The Founding Fathers of the United States, or simply the Founding Fathers or Founders, were a group of American leaders who united the Thirteen Colonies, led the war for independence from Great Britain, and built a frame of government for the new United States of America upon republican principles during the latter decades of the 18th century.
The First Continental Congress was a meeting of delegates from 12 of the 13 British colonies that became the United States. It met from September 5 to October 26, 1774, at Carpenters' Hall in Philadelphia, Pennsylvania, after the British Navy instituted a blockade of Boston Harbor and Parliament passed the punitive Intolerable Acts in response to the December 1773 Boston Tea Party. During the opening weeks of the Congress, the delegates conducted a spirited discussion about how the colonies could collectively respond to the British government's coercive actions, and they worked to make common cause. A plan was proposed to create a Union of Great Britain and the Colonies, but the delegates rejected it. They ultimately agreed to impose an economic boycott on British trade, and they drew up a Petition to the King pleading for redress of their grievances and repeal of the Intolerable Acts. That appeal had no effect, so the colonies convened the Second Continental Congress the following May, shortly after the battles of Lexington and Concord, to organize the defense of the colonies at the outset of the Revolutionary War. The delegates also urged each colony to set up and train its own militia.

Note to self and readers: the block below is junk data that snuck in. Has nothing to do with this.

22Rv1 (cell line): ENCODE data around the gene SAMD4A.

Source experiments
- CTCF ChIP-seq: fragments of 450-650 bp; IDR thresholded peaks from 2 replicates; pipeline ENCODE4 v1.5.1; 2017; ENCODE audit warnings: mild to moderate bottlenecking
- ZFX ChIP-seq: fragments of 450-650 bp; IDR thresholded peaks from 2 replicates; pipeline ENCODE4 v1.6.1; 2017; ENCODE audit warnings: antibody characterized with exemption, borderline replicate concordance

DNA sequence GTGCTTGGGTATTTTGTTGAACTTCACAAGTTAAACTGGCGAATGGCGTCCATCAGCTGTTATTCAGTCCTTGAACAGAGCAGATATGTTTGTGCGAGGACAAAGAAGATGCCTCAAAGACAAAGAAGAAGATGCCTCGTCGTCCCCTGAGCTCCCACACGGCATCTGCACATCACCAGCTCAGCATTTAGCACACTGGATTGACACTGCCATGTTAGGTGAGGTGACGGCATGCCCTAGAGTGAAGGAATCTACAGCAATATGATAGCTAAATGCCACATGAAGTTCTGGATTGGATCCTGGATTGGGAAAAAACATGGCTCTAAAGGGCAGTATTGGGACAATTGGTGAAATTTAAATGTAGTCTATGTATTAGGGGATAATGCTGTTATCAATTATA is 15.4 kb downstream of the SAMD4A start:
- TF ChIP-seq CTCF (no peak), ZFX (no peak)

The Model Treaty, or the Plan of 1776, was created during the American Revolution and was an idealistic guide for foreign relations and future treaties between the new American government and other nations.
The Congress of the Confederation, or the Confederation Congress, formally referred to as the United States in Congress Assembled, was the governing body of the United States of America from March 1, 1781, to March 4, 1789. A unicameral body with legislative and executive function, it was composed of delegates appointed by the legislatures of the several states. Each state delegation had one vote. It was preceded by the Second Continental Congress (1775–1781) and was created by the Articles of Confederation and Perpetual Union in 1781.
Pennsylvania was the site of key events and places related to the American Revolution. The state, and especially the city of Philadelphia, played a critical role in the American Revolution.
The Committee of Five of the Second Continental Congress was a group of five members who drafted and presented to the full Congress what would become America's Declaration of Independence of July 4, 1776. This Declaration committee operated from June 11, 1776, until July 5, 1776, the day on which the Declaration was published.